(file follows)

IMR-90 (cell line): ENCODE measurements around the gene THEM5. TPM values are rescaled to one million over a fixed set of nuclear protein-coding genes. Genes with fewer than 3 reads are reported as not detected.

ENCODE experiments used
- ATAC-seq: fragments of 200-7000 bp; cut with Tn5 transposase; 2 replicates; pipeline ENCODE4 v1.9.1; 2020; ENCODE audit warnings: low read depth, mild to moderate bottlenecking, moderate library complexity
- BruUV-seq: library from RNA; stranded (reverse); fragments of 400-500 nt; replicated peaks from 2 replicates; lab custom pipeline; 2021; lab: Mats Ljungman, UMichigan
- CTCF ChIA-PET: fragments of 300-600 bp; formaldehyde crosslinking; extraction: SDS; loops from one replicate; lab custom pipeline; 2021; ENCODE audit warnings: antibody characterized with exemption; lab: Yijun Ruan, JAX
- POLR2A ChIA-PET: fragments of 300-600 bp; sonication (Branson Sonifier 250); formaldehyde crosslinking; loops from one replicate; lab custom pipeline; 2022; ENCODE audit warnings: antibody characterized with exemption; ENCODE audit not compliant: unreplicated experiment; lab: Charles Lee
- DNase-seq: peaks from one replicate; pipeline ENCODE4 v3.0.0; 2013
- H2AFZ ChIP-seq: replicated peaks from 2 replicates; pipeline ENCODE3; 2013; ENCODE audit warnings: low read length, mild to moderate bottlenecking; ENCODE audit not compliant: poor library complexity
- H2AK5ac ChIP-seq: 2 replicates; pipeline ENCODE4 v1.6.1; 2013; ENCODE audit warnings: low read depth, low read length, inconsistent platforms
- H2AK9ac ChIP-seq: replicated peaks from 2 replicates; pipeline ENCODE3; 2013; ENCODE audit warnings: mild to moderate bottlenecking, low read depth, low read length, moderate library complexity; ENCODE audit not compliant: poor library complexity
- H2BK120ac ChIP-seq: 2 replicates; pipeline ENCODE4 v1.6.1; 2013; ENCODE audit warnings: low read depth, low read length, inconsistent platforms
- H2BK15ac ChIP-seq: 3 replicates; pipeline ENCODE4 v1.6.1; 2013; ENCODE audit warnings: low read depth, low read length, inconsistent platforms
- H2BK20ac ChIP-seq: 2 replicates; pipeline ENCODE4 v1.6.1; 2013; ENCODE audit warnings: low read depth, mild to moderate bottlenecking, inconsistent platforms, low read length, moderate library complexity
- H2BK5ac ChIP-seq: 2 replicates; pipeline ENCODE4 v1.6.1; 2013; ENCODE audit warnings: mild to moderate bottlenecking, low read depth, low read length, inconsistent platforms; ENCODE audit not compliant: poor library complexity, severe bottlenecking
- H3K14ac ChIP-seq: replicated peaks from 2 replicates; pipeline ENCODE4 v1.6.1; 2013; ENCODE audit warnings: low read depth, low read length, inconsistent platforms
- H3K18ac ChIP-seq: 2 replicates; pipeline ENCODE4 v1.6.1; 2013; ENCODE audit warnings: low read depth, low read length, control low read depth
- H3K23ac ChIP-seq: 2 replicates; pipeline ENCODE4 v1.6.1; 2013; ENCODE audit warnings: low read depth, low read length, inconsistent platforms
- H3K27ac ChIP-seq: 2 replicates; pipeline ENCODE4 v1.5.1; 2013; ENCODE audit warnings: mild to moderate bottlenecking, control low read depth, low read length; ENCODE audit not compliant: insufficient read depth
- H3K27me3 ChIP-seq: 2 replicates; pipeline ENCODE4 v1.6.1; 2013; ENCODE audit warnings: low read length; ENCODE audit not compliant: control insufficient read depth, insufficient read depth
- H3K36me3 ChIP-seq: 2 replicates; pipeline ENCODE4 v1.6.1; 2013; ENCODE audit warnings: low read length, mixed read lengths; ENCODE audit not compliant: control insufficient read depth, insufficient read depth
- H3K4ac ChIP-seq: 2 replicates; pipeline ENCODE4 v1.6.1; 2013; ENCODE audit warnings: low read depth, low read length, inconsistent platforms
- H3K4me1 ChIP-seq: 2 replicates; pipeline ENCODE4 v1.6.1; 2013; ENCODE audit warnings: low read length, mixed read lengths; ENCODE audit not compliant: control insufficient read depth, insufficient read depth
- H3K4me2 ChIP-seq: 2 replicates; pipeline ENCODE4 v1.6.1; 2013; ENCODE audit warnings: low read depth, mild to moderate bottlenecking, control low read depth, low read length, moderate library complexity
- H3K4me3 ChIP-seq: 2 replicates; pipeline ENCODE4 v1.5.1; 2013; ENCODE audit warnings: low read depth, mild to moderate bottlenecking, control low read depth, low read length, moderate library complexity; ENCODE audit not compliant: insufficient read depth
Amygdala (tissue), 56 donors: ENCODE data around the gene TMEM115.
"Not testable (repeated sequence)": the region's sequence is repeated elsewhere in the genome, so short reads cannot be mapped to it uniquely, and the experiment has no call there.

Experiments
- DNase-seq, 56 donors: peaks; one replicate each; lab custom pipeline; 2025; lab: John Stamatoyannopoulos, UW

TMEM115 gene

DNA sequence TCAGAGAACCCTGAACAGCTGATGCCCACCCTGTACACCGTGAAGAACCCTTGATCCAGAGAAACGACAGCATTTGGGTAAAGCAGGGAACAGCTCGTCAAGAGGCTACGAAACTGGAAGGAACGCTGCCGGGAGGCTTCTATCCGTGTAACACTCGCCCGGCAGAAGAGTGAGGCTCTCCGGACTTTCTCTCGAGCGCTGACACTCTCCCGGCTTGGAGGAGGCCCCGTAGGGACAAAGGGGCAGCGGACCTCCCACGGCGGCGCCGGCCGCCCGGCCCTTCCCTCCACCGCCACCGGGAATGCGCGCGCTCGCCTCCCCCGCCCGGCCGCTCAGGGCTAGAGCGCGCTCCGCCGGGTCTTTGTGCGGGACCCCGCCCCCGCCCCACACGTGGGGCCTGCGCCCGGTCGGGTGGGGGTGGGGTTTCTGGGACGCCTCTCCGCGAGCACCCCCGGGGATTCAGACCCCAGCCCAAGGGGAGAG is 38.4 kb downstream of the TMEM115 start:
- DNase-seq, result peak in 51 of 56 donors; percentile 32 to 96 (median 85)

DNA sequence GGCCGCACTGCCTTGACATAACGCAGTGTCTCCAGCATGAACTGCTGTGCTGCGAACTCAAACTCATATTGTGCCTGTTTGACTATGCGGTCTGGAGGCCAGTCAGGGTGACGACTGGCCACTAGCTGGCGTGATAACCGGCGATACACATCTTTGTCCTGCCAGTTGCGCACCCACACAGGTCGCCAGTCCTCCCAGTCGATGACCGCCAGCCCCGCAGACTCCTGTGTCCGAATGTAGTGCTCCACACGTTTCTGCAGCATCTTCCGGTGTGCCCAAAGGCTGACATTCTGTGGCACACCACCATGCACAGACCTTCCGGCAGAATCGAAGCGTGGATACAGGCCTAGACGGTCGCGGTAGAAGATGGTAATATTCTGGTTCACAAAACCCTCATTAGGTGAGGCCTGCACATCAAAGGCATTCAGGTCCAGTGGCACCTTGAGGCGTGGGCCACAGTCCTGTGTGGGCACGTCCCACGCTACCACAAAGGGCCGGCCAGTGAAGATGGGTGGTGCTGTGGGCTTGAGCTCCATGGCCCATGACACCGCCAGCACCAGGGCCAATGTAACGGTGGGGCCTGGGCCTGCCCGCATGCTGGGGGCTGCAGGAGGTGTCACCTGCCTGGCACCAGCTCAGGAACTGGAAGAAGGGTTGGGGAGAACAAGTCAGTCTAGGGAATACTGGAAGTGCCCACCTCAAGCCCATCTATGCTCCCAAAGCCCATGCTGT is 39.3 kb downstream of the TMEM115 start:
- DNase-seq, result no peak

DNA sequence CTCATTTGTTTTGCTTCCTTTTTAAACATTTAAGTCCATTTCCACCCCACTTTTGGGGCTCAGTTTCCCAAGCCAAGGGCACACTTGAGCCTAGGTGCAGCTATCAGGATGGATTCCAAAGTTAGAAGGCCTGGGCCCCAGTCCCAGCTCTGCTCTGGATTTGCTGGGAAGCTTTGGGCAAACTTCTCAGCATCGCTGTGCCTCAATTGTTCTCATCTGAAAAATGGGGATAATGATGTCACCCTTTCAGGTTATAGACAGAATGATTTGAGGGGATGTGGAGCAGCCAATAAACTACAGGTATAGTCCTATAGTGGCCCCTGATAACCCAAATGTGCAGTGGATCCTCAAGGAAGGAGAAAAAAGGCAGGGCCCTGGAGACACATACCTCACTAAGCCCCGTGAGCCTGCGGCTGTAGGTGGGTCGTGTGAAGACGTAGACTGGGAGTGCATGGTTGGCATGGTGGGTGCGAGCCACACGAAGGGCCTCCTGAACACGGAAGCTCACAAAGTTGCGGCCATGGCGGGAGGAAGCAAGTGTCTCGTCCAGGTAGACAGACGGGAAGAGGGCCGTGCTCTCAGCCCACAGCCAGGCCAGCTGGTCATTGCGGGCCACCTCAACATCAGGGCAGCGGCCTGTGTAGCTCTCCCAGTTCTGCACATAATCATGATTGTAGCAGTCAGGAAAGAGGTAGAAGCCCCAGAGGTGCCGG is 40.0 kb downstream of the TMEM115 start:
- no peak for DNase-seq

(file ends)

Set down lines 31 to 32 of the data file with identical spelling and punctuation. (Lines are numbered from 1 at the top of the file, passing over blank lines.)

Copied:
- DNase-seq, result peak in 51 of 56 donors; percentile 32 to 96 (median 85)

DNA sequence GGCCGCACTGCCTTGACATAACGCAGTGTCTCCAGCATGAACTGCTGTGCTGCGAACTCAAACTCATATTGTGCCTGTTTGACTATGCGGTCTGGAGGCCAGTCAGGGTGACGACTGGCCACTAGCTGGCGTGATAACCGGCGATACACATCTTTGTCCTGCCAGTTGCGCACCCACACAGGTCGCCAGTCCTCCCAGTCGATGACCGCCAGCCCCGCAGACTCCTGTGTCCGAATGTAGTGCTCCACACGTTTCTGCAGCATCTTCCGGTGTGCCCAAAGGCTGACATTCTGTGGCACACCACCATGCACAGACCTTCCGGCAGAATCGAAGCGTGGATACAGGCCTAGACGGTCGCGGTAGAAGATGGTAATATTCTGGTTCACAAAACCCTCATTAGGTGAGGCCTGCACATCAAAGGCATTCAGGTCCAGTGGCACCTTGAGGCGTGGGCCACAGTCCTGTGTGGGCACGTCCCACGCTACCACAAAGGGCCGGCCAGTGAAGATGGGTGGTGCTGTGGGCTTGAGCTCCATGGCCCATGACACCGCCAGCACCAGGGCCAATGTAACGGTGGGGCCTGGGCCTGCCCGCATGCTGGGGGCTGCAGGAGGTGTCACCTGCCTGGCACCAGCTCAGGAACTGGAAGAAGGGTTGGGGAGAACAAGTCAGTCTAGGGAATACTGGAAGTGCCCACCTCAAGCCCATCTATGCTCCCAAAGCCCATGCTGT is 39.3 kb downstream of the TMEM115 start: